It's been the amazing, runaway boom of the past decade. If you'd put your money into gold at the lows about 10 years ago, you'd have made a nearly 400% return. That's left pretty much everything else—stocks, China, let alone housing—in the dust.
But with gold now trading near record highs, the big $1,200-an-ounce question is obvious.
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Is the gold rush over?
Some smart people wonder. "The time to buy gold was in 1999, not 2010," Harvard professor Niall Ferguson tells The Wall Street Journal—though he added that momentum might still drive it higher. Others will tell you that "the smart money got out of gold months ago." But then people have been saying that for years.
They could be right, of course: The future by definition is unknowable.
But if gold is a bubble, here's why it may not be over—and, indeed, may it may be about to go vertical.
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First, the recent rise is deceptive. Yes, gold has risen from around $250 an ounce to $1,200. But that rise started at very depressed levels. Gold had been falling in price for two decades. In 2000-01, it was at the bottom of a very deep bear market. It had touched historic lows compared to consumer prices or other assets like shares. A lot of the past decade's boom has simply seen it recover toward longer-term averages.
Second, before we assume the gold bubble has hit its peak, let's see how it compares with the last two bubbles—the tech mania of the 1990s and the housing bubble that peaked in 2005-06.
The chart is below, and it's both an eye-opener and a spine-tingler.
It compares the rise in gold today with the rise of the Nasdaq in the 1990s and the Dow Jones index of home-building stocks in the 10 years leading up to 2005-06.
They look uncannily similar to me.
So far gold has followed the same path as the previous two bubbles. And if it continues along the same trajectory—a big if—gold today is only where the Nasdaq was in 1998 and housing in 2003.
In other words, just before those markets went into orbit.
Maybe the smart money is out of gold today. But how easily we forget that the smart money got out of these past bubbles way too early. The really smart money knows you make the most money in a bubble right at the end, when it goes manic.
There are other reasons to think that gold is still a long way from that point.
Like the futures market. It is predicting gold will rise by just a few percent a year over the next few years. That's less than you'd get from municipal bonds.
When the market thinks an investment is going to underperform munis, it's safe to say we are not in the midst of euphoria.
And take a look at the coverage of this industry. At the peak of a bubble, the Wall Street analysts covering a sector are usually all bullish. This time around? Far from it. Of the analysts covering gold-mining giant Barrick Gold (NYSE: , only about two-thirds are publicly bullish, according to Thomson Reuters. By Wall Street standards, that's very restrained. Among those covering Newmont Mining and Randgold Resources, it's about half.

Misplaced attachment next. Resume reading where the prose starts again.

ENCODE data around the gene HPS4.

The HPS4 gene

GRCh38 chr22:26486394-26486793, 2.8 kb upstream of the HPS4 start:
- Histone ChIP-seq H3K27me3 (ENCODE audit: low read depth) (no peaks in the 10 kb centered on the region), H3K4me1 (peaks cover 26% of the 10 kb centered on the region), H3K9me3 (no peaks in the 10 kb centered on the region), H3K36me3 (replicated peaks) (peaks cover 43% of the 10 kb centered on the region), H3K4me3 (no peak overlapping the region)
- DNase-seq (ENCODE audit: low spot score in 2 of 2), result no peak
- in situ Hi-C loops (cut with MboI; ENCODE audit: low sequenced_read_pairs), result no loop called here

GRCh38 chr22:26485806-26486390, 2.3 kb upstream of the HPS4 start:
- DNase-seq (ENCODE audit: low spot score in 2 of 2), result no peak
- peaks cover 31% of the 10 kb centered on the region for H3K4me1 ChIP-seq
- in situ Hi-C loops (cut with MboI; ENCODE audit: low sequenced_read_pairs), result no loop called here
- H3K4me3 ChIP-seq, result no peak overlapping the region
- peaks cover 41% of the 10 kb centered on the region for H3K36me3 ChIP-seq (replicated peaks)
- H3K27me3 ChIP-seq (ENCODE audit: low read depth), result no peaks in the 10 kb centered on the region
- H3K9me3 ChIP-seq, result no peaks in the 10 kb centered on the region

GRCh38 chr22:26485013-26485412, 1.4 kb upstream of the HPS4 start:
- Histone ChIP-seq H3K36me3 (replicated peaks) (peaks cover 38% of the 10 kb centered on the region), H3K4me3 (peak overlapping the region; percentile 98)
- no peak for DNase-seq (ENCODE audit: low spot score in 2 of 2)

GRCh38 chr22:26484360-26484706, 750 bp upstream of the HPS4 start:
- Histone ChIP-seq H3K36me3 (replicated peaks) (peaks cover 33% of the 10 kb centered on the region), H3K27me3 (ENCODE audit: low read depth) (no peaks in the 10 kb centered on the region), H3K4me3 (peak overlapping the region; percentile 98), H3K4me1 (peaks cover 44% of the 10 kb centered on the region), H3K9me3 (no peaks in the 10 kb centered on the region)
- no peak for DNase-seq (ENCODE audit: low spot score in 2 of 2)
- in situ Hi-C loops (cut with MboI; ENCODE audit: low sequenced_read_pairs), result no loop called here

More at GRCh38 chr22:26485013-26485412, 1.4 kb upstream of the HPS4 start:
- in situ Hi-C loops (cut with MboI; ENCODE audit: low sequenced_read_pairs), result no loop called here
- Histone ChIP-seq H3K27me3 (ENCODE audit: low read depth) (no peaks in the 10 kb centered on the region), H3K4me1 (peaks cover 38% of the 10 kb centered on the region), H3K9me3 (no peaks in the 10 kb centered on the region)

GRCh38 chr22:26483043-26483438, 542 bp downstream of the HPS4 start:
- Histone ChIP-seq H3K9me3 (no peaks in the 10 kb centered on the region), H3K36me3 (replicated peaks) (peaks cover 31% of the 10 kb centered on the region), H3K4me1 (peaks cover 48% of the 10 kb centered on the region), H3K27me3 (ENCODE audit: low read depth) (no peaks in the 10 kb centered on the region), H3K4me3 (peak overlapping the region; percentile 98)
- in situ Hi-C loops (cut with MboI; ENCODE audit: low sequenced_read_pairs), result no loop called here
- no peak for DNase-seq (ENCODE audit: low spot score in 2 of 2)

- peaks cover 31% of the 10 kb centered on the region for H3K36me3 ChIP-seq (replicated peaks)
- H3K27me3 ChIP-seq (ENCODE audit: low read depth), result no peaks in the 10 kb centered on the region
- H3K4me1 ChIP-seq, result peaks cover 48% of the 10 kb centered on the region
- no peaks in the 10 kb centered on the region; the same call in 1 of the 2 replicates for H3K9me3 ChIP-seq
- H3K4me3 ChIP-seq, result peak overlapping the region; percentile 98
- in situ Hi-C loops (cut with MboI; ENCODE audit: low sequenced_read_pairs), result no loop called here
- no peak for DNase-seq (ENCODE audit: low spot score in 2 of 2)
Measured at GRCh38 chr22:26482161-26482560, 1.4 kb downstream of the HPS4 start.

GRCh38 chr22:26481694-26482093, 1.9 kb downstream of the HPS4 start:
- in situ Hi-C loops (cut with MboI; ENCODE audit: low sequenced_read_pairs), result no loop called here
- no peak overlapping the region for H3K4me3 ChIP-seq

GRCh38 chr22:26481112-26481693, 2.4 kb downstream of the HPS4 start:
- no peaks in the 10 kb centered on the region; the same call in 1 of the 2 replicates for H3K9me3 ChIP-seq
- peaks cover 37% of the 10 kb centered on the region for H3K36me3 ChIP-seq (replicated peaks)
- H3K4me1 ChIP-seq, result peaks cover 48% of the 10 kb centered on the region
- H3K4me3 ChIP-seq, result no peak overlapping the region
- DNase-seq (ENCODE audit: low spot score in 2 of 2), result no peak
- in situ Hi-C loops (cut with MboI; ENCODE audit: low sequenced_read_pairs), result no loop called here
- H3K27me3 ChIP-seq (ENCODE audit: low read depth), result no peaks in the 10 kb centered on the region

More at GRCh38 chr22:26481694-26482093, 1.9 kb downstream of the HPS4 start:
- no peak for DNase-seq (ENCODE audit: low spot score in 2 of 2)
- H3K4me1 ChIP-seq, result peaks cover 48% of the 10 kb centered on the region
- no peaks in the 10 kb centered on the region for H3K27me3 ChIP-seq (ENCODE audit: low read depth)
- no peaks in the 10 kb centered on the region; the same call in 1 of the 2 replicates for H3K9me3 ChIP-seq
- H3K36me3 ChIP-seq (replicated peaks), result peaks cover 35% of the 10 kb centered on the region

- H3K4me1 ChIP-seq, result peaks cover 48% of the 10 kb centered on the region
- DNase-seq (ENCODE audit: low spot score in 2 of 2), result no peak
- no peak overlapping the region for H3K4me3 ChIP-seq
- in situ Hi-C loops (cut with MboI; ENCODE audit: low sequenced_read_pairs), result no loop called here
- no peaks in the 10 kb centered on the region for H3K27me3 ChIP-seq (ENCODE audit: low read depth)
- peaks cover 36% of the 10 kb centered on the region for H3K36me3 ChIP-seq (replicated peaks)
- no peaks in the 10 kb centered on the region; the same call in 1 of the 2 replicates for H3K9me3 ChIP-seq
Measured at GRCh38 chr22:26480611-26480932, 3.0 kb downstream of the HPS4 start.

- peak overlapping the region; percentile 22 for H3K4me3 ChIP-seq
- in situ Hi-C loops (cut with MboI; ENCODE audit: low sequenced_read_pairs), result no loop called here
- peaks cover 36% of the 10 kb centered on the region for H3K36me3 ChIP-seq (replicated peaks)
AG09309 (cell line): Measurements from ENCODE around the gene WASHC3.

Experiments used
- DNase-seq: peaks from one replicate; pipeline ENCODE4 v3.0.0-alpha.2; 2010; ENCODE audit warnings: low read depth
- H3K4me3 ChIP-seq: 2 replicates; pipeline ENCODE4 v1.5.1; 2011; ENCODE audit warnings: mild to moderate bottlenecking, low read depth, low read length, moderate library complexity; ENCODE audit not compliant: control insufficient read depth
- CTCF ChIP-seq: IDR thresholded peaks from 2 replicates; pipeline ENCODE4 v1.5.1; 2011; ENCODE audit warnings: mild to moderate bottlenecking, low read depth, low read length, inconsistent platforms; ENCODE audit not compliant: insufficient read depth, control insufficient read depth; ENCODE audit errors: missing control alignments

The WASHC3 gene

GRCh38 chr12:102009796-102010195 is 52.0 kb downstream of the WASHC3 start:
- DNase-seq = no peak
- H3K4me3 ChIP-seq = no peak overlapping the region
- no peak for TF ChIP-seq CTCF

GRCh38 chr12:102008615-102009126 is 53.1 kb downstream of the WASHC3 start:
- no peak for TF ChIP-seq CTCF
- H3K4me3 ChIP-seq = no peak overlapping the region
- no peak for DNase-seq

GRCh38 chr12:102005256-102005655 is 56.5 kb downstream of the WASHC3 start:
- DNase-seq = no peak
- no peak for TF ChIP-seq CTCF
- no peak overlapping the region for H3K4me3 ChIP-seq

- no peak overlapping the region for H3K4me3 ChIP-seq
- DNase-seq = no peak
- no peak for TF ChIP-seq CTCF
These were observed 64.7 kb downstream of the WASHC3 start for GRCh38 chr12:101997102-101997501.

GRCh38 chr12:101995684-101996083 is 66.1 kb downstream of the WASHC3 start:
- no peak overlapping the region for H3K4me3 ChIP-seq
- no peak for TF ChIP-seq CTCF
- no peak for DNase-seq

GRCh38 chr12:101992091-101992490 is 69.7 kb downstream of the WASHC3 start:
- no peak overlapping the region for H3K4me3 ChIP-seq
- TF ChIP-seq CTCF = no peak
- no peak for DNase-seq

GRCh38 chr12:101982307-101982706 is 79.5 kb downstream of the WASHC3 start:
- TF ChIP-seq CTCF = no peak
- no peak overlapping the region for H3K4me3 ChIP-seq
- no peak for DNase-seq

And on an anecdotal level, this doesn't feel like the peak of a bubble. Taxi drivers and bartenders may be talking about gold. But they aren't yet handing out mining tips.
There is, of course, no guarantee gold will turn into another mania. But the fact that we now seem to live in Bubblonia—the land of perpetual bubbles—would suggest there is a current opening for the role. And in many ways, gold may be well cast.
It has a "This time is different" story line: The world's central banks are flooding the market with liquidity. That should inevitably devalue the currencies. Gold is the only "currency" they can't just print.
It has an army of true believers behind it, ready to claim each rise as a "victory" and to mock skeptics with the words "They just don't get it."
And it's easy to untether from reality. You can't value gold by traditional financial measures, as it generates no cash flow. So there's plenty of potential to value it by other means. Eyeballs, anyone?
Dylan Grice, a strategist at SG Securities in London, thinks global conditions today could unleash another gold boom like the one in the 1970s. Then, as now, the world lost confidence in the U.S. dollar as a store of value. Back then, central banks started hoarding gold instead. Today, he notes, they are net purchasers of gold for the first time since 1988.
And although gold has risen a long way, so has the U.S. money supply. Mr. Grice calculates that even at today's prices, the bullion that the U.S. government holds in places like Fort Knox is still only worth enough to back 15% of the U.S. monetary base. That is near a record low.
At the peak of the gold mania in 1979-80, gold prices rose so far that the backing exceeded 100%. How far would gold rise if that happened again? To around $6,300 an ounce, Mr. Grice says.
Once again: I am not saying gold is going into the stratosphere. I am saying there is a good case for saying it might.
Gold is a high-risk and potentially dangerous speculation. Anyone thinking of investing needs to do some serious thinking first.
Write to Brett Arends at firstname.lastname@example.org